In a country where ‘defection’ has been a password for political survival, both before and after the advent of multi-party democracy, such a scenario is not unimaginable.

In this background, Nasheed’s caution towards the incumbent and the nation is likely to be mis-read and hence misunderstood. Whatever the scenario one were to look at, such a scare has the potential to destabilise the nation’s polity and political administration all over again. In political terms, it could become an electoral tool in the hands of the adversaries of President Nasheed and the MDP, in that order, during the run-up to next month’s polls.

In the ensuing melee, both the MDP and former President Nasheed could be dubbed ‘over-ambitious’ and politically greedy – which need not be the case. The two will have to remember that within the high vote-share for Nasheed in the final-round poll in the November elections, a substantial numbers were ‘non-party’, non-committed voters. Given the turbulent, and at times violent, turn that multi-party democracy has taken since inception in 2008, this section of voters in particular could feel ‘uneasy’ and ‘uncomfortable’.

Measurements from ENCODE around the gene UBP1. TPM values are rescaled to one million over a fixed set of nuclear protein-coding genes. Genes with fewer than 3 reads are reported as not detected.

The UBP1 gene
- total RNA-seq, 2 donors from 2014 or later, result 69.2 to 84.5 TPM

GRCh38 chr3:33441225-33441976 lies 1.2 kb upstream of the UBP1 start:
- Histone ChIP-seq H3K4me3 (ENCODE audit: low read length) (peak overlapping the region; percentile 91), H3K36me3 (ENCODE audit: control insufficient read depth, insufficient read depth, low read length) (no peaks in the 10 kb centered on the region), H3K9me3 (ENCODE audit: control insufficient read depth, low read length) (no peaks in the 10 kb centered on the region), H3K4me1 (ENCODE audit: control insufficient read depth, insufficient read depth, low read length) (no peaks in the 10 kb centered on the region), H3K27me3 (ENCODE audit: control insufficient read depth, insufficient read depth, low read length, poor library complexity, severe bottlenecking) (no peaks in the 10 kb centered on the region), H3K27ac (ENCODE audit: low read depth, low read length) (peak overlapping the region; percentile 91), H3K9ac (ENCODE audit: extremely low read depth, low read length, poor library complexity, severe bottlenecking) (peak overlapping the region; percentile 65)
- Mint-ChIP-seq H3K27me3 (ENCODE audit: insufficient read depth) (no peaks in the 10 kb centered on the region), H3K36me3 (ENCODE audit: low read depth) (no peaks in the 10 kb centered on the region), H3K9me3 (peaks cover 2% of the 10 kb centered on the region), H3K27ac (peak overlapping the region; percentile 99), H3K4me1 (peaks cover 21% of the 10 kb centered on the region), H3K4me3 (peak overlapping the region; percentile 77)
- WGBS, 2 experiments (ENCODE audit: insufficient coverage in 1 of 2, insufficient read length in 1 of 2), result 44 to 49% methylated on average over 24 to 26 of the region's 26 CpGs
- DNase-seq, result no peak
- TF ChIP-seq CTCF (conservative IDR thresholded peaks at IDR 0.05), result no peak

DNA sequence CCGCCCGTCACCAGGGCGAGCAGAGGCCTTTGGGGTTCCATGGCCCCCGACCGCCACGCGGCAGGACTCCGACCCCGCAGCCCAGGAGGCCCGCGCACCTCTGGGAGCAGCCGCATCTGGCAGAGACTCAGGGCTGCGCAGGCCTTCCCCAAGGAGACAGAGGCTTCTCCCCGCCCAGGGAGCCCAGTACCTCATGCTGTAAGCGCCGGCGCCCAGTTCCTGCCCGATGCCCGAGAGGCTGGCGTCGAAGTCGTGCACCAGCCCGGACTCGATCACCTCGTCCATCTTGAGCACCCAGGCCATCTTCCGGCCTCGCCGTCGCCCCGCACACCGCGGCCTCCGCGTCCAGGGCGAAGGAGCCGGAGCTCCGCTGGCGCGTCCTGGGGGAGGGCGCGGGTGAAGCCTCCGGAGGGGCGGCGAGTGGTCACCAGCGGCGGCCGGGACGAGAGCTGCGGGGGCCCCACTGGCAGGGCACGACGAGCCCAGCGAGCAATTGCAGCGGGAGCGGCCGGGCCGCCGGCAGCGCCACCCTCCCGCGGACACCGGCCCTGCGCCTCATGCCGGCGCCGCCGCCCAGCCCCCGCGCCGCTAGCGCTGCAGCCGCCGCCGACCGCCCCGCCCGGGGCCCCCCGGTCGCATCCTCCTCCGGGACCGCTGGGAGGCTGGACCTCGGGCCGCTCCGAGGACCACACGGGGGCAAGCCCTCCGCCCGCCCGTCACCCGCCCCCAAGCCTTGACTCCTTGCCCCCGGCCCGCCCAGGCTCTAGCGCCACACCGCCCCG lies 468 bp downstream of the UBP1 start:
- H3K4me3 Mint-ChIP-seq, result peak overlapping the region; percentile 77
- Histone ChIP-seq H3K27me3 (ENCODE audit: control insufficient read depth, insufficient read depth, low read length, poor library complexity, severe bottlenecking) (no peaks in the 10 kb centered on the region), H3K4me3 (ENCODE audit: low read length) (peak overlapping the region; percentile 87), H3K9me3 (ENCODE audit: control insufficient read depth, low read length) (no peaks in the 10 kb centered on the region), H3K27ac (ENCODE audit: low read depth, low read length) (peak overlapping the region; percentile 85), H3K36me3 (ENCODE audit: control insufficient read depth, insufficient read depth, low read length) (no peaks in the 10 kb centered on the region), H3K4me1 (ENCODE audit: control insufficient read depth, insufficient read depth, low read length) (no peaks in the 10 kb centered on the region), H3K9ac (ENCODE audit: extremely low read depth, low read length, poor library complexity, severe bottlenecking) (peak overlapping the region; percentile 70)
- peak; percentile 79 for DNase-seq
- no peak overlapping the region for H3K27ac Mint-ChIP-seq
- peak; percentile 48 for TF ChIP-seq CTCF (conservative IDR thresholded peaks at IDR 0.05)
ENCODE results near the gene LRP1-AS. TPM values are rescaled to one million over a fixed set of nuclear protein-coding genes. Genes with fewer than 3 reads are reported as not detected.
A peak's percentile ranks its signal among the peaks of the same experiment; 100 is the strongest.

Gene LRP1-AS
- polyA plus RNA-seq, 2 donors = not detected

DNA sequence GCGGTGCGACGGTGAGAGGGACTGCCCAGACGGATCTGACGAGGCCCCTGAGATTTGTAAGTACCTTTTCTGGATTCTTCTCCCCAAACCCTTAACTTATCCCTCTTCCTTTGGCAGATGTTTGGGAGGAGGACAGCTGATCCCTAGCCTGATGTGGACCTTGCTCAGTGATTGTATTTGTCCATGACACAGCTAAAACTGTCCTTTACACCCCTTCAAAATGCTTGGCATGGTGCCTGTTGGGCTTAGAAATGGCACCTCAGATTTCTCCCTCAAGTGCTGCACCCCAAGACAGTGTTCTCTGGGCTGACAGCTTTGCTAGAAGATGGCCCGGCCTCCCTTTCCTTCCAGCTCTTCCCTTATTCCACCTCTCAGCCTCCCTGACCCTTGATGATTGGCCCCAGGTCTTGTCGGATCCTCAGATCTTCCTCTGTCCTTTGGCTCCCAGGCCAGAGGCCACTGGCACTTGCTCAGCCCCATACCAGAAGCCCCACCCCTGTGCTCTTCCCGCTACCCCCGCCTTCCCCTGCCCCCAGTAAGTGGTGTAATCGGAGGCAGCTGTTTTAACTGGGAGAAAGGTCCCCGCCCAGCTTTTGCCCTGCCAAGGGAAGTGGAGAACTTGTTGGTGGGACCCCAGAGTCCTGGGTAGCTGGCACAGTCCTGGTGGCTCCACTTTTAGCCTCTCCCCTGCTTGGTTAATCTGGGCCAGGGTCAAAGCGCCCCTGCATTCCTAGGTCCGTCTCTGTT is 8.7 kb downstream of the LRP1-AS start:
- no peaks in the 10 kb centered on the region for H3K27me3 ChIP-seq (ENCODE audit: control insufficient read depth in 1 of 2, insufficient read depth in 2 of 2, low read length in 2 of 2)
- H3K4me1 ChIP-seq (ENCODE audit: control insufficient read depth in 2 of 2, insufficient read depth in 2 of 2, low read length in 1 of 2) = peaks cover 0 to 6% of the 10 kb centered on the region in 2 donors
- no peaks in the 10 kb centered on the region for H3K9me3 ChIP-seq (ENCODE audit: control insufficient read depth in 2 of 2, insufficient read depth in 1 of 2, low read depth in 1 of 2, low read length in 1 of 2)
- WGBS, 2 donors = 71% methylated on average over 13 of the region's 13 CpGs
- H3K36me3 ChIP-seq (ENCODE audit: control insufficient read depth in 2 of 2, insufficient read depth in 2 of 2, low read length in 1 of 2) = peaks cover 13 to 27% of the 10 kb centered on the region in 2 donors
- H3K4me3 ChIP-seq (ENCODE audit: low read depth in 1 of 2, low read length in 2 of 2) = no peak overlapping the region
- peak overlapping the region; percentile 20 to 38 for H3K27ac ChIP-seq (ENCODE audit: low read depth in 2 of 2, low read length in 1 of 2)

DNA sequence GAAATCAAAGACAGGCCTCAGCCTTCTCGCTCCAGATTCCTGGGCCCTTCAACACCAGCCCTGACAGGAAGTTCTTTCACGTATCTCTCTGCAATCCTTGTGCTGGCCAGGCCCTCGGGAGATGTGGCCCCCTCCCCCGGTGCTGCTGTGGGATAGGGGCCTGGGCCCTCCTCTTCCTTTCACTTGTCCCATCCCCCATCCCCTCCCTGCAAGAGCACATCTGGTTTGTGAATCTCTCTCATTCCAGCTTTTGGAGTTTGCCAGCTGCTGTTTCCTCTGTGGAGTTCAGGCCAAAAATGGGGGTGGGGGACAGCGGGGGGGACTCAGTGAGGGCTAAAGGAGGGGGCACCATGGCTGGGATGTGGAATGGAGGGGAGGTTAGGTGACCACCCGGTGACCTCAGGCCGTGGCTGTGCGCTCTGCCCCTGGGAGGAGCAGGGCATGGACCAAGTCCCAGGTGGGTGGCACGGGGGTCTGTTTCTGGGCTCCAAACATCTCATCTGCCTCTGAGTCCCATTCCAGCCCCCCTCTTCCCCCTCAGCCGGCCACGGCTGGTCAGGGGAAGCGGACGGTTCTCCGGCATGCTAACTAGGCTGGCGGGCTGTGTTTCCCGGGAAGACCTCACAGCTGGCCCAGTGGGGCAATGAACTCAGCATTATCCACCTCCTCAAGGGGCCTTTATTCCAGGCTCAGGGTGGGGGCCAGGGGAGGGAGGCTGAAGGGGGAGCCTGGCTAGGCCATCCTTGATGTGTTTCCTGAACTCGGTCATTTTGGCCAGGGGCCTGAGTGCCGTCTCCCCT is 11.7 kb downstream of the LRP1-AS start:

Going by the second scenario, encouraging defection can cut both ways. The present parliament saw both the MDP losing and gaining from defections. To an extent, it also dependent on the ‘incumbency’ factor. It was among the various factors that helped the MDP become the single largest party after coming second in the 2009 parliamentary polls, and later going on to become the ‘majority party’ as well.

Cross-voting, if not outright defection, also worked against the party’s diktat when MDP parliamentarians more recently helped ensure the mandated Majlis clearance for President Yameen’s cabinet.